Steven Jones, Wayne State, Detroit, MI Race is a word. Since its a word, it can be used in different ways. Currently, race is widely (not only) used to express differences resulting in the lack of continuity among people.
Carolyn A. Johnson, Wayne State, Detroit, MI
Sandy Yarrington, Wayne State, St. Clair Shores, MI I am always amazed at how far we have come, but I am frustrated at how far we have to go. It disturbs me that in many of the classes I have taken, the black people all sit together. The white people sit together. The foreign students […]
Isaac Weiss, Wayne State Yes, we’re a Middle Eastern tribe. Yes, white people can usually tell we’re not the same as them by looking. Yes, Europeans never accepted us in their countries, even when the homeland we were expelled from was still under foreign rule. And yes, a few decades ago they tried to murder […]
Kenyel Clark, Wayne State, Detroit, MI If you are privileged, you do not feel the effects of what socially going on.So, if you want to understand racism talk people of color, listen to them and STOP talking over them.
Mignon Lott, Wayne State, Detroit, MI. My boyfriend and I were out on M59 heading to an event that he was catering when I was flicked. I pulled over. The officer walked up to the car and asked did I know why he pulled me over. I said no. He said because I didn’t have […]
KKC, Wayne State, Detroit, MI The problem is not color, it is the way we treat people of other colors. When your white, you are seen as the “norm” so when you say you don’t see color you are taking away what makes them different and special to make them more “acceptable” white
Sylvia Stancil, Wayne State, MI While I will concede that these mere six words may represent an oversimplification to addressing extremely complex issues, recognizing the humanity first in anyone is a good foundation upon which to build open and honest dialogue. There is a thread of commonality that should serve to bind us provided one […]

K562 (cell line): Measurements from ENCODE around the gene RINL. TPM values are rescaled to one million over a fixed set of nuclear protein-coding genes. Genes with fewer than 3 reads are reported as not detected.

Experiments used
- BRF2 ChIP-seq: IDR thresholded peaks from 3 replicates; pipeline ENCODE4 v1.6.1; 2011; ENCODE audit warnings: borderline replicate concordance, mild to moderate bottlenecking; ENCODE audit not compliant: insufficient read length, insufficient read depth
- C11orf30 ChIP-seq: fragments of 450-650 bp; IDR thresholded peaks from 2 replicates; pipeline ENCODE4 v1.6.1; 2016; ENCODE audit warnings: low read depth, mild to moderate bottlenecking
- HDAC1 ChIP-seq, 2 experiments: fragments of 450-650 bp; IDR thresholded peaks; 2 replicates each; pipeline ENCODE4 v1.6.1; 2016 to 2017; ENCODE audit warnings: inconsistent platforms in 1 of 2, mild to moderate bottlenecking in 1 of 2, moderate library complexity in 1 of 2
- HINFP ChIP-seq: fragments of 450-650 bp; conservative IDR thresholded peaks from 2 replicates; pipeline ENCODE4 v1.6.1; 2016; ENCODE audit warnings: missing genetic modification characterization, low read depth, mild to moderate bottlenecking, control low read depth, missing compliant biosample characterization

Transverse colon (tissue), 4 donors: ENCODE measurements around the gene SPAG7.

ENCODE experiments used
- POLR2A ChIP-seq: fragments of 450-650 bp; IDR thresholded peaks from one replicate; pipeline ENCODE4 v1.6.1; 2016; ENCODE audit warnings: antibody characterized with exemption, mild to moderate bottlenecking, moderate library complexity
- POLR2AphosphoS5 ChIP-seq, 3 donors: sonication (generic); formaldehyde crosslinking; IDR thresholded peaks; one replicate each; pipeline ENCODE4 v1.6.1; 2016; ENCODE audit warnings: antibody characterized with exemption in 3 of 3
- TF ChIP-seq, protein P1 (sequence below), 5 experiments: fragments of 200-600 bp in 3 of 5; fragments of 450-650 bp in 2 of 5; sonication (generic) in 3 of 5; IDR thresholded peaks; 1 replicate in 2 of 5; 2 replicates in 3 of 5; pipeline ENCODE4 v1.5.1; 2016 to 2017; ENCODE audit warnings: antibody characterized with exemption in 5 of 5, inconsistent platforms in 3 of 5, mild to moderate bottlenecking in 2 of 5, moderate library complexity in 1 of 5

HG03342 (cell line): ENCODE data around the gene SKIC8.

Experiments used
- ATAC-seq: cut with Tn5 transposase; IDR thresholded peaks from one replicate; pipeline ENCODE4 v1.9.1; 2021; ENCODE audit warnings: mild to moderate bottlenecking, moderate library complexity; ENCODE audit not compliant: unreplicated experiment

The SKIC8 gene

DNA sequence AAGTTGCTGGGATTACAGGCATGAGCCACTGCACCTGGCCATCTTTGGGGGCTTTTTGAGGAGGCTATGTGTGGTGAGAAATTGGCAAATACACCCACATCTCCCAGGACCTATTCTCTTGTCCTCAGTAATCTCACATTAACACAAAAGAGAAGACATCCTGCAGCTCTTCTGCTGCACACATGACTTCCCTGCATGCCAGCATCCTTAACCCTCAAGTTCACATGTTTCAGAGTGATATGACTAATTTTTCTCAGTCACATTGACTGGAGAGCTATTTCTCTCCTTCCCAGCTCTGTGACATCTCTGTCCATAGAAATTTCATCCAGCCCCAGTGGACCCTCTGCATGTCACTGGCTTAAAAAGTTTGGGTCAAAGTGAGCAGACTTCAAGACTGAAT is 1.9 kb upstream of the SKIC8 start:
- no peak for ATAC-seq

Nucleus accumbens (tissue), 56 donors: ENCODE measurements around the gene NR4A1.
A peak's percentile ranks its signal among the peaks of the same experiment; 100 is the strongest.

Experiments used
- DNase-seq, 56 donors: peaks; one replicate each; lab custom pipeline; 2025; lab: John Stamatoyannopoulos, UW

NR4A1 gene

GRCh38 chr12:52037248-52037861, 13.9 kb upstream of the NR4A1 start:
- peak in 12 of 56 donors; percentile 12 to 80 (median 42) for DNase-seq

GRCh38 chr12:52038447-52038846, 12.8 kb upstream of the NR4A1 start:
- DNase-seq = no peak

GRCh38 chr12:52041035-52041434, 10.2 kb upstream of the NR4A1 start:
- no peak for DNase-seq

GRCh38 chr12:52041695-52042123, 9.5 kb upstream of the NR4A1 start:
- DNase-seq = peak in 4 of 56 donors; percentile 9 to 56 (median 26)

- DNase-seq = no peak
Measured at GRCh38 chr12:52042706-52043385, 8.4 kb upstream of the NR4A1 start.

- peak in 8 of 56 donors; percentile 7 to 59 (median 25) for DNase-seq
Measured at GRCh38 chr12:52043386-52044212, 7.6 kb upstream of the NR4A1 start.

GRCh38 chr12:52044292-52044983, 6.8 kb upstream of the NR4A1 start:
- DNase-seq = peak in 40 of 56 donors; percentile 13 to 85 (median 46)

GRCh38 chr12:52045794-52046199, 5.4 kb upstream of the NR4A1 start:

Caleb Boc Steele, Wayne State, Trenton, MI I’ve seen a lot of things recently that allude to white guilt or white privilege or other things like so I’d just like to remind people to have pride in where they come from, no matter where. I think all people should have pride in their heritage and […]
Kareen, Vershire, VT. Friends: Who think they are not racist by saying that.
Rachel, USA. We must not be complicit in oppression. Come let us follow the Lamb who has conquered sin and death to bring justice and peace.
Jim Sechelski, Wayne State, Detroit, MI.
Matthew Wisotsky, Wayne State, Detroit, MI It’s 2018. LEADERSHIP is failing us. WE are failing us. We’re still going to war oversees and in our own streets over things that we’ve already gone to war for oversees and in our own streets. The nightly news highlights our setbacks. Leaving the last 30 seconds of the […]
John Christopher, West Long Branch, NJ. Monmouth University
Lisa Jasinsk, Trinity University In 2007, I spent a year working at The Apollo Theater in Harlem, NY. One day on my way into the office, I slipped on an icy sidewalk on 125th Street, and in a comic prat fall, landed on my bottom in a filthy puddle. A group of guys gathered outside […]